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Andrew Nicholson cheers as he attends Vancouver Canucks practice on the first day of the NHL team's training camp in Vancouver, B.C., on Sunday January 13, 2013. The team has allowed fans to attend on-ice skates during training camp. (DARRYL DYCK/THE CANADIAN PRESS)
Andrew Nicholson cheers as he attends Vancouver Canucks practice on the first day of the NHL team's training camp in Vancouver, B.C., on Sunday January 13, 2013. The team has allowed fans to attend on-ice skates during training camp. (DARRYL DYCK/THE CANADIAN PRESS)

Five Keys

Expectations remain high for Canucks Add to ...

The Vancouver Canucks begin the season’s abbreviated training camp in a strong position, starting with much the same squad that won back-to-back Presidents’ trophies and is ranked among the league’s best teams.

“We’re very happy with our goaltending, we’re very happy with our defence, we’ve got some questions in certain areas but for the most part our team is pretty good and pretty set,” said Canucks president/general manager Mike Gillis on Sunday morning as players did their medical testing.

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Expectations for the team, from inside the organization and among Canucks fans remain nothing less than a Stanley Cup victory, that championship that was almost within grasp in June, 2010, and much farther away last April. And while the team appears to be, yet again, ready to stand among the league’s powerhouses, there are questions, starting with the one about a certain goaltender.

When will The ballad of Bobby Lu finish?

The Robert Luongo saga has become an epic and the goaltender, benched last April, started camp with his teammates on Sunday, his seventh training camp with Vancouver. President and GM Mike Gillis presented, as he has before, an air of calm patience, in terms of moving Luongo. He said there have been no concerns from other teams about the size of Luongo’s contract – 10 years and $47.3-million (all currency U.S.) remaining – and has not considering keeping a chunk of the salary to facilitate a trade, a move allowed under the new labour deal. As Luongo said Friday, the situation could extend into the season. Gillis made clear he’s looking for strong players in return. A goalie in return is a possibility, as an entwined question for the Canucks is who will back up Cory Schneider. “I don’t feel any pressure here to trade Roberto for any other reason other than to improve this hockey team,” Gillis said. “I certainly don’t believe you give away all-star players because of some, you know, idea that you’re under pressure because it’s an untenable situation. He’s too good a player for that.”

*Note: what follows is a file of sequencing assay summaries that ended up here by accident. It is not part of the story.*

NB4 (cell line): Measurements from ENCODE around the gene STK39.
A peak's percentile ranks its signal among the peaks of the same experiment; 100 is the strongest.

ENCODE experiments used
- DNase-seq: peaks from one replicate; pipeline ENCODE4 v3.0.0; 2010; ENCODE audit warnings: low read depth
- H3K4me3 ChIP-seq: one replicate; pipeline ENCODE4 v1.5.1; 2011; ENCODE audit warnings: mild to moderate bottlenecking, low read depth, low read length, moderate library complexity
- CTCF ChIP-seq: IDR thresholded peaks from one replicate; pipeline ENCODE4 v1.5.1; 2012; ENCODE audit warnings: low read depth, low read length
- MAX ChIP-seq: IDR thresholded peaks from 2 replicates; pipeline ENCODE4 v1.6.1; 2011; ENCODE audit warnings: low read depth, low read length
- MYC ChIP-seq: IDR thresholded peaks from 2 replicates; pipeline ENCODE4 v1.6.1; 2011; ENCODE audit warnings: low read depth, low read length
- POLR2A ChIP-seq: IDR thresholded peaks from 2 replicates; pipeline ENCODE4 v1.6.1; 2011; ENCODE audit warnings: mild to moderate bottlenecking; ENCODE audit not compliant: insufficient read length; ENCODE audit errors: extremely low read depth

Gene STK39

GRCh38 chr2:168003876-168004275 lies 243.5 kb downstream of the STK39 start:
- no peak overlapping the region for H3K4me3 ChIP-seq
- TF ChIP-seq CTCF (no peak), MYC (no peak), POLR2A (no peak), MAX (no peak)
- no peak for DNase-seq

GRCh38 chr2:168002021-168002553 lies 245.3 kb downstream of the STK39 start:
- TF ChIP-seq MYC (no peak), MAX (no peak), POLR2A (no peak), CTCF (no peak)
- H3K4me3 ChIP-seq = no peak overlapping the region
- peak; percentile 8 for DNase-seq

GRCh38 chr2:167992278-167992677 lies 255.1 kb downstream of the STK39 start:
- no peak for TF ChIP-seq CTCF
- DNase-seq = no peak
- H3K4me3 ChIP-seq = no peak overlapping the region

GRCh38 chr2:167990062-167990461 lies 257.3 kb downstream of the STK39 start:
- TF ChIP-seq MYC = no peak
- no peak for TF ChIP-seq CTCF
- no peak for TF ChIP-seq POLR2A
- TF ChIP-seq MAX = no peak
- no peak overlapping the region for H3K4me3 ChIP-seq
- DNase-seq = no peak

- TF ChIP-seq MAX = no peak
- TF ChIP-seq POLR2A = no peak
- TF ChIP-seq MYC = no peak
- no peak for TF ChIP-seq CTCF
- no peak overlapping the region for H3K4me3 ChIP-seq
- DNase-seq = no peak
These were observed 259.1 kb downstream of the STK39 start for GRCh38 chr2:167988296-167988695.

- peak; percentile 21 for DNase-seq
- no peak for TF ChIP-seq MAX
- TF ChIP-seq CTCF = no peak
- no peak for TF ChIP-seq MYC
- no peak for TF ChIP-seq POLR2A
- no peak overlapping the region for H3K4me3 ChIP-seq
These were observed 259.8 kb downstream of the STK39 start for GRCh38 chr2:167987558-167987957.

Will Schneider find full-time work?

While Luongo’s still around, backup-turned-starter Schneider will be under the tremendous scrutiny placed on all goaltenders in Vancouver. His past two seasons behind Luongo have been top-tier, going 36-12-3, with four shutouts and a dizzying .933 save percentage. But it is new territory now, how Schneider will fare playing the bulk of the games. “It’s something I’ve been preparing for a long time,” said the 26-year-old on Sunday.

Zack Kassian, stud or dud?

The 6-foot-3, 215 pound forward turns 22 next week and if he puts up a big season that justifies Gillis’s faith in the young player, it will add much-needed oomph – physically and on the scoresheet – to the Canucks. Where he’ll play, however, is unknown, and coach Alain Vigneault has never been a huge fan of young players, in terms of giving them big minutes. Last year, as Vancouver went down to L.A. in the playoffs, Kassian didn’t even play the final game of the series. He’ll have to produce to secure a notable role, as Vigneault starts the year how he left off last year. “We’re going to start with what we know has worked in the past and make the adjustments we need to make as we move forward,” Vigneault said on Sunday.

What about Edler’s backache?

The Canucks’ top scoring defenceman Alex Edler produced a career-best 49 points (11 goals and 38 assists) in 82 games last season and is starting the final year of his contract, choosing not to sign a new deal before the lockout. Edler’s question is his back, hampered by a bulging disc through much of the fall. It remains, at times, sore and stiff, which he had experience at points during last season when he played the full schedule. How he fares will particularly important, given the Canucks’ lack of scoring in the final two months of last season – and Edler’s own poor play in the playoffs against the Los Angeles Kings. “My back is going to be the thing that might bother me from time to time but I expect to be able to play at 100 per cent,” Edler said on Sunday.

When will Ryan Kesler be 100 per cent?

Off-season surgeries to his left wrist and left shoulder have put the 28-year-old centre through a long convalescence. And while Kesler said last week his range of motion in his shoulder is still poor – he couldn’t raise his arm above shoulder height – Gillis on Sunday said he was confident the centre could be back “quicker rather than later.” Kesler leaves a big hole in the second line, which is expected to be filled either by veteran journeyman Andrew Ebbett or rookie Jordan Schroeder.

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